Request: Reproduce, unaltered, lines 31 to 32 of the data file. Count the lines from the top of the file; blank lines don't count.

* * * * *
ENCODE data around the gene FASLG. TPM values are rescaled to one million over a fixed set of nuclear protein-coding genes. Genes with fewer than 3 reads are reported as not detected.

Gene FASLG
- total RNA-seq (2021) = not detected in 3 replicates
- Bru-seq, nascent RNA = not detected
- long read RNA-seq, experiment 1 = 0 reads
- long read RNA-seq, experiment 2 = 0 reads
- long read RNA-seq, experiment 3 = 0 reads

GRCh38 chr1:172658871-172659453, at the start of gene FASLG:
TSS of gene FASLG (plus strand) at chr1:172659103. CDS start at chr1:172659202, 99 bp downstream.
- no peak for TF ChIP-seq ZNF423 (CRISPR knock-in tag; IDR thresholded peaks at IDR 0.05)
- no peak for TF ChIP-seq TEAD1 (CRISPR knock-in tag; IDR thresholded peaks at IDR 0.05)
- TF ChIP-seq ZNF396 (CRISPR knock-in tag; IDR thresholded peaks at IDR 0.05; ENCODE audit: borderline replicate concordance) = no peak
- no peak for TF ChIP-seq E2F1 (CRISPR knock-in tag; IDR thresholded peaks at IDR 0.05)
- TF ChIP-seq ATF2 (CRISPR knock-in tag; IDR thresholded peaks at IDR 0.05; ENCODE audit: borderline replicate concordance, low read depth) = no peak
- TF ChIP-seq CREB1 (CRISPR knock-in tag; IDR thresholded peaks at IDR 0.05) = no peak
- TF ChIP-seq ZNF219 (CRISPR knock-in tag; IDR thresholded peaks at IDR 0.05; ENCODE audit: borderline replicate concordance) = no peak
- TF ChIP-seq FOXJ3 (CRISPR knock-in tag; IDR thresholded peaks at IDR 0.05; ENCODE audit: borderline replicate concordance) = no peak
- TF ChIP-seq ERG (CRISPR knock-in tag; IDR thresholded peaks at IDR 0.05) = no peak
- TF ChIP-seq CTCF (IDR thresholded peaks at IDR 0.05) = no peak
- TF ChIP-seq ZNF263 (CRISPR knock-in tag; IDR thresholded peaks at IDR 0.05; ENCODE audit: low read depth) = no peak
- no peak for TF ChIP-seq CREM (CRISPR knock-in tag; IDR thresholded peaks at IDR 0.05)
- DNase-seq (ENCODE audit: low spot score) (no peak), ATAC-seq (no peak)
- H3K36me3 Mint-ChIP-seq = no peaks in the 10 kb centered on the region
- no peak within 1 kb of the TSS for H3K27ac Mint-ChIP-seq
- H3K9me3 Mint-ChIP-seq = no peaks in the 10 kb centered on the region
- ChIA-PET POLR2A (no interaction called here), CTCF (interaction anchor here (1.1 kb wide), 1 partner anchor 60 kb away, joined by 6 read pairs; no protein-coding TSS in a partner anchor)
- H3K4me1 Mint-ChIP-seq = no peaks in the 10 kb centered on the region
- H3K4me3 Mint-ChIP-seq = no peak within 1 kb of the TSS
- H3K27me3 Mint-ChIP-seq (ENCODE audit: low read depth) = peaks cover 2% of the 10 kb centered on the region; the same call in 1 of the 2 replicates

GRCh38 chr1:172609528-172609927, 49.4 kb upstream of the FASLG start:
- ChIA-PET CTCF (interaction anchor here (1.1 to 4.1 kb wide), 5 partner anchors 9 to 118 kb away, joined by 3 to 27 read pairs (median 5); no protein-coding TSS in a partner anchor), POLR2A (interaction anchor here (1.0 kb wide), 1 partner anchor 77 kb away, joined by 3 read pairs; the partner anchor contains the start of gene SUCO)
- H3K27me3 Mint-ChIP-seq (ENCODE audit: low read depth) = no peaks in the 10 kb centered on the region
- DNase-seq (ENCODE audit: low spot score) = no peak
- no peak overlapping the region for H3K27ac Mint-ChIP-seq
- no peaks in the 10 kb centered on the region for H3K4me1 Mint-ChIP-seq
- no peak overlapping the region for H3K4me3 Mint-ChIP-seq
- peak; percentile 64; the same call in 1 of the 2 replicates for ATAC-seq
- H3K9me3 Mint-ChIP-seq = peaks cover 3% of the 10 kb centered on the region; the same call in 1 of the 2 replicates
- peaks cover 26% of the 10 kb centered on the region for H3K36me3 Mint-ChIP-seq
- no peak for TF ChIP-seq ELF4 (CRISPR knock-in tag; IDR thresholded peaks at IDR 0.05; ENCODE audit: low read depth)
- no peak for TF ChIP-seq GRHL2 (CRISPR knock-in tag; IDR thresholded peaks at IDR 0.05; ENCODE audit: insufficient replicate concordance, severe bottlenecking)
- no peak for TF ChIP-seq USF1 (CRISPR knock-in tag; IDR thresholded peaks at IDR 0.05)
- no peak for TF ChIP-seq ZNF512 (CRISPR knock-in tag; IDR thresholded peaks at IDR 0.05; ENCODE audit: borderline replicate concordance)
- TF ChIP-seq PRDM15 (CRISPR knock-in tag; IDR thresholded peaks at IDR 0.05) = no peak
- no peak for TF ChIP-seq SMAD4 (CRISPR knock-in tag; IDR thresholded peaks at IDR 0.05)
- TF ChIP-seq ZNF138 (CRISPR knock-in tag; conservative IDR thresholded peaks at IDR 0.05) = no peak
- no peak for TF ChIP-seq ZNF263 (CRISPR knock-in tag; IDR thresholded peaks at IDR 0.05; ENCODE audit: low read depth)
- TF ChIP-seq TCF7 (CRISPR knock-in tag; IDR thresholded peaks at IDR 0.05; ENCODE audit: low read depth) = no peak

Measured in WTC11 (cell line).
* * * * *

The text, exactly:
- ChIA-PET CTCF (interaction anchor here (1.1 to 4.1 kb wide), 5 partner anchors 9 to 118 kb away, joined by 3 to 27 read pairs (median 5); no protein-coding TSS in a partner anchor), POLR2A (interaction anchor here (1.0 kb wide), 1 partner anchor 77 kb away, joined by 3 read pairs; the partner anchor contains the start of gene SUCO)
- H3K27me3 Mint-ChIP-seq (ENCODE audit: low read depth) = no peaks in the 10 kb centered on the region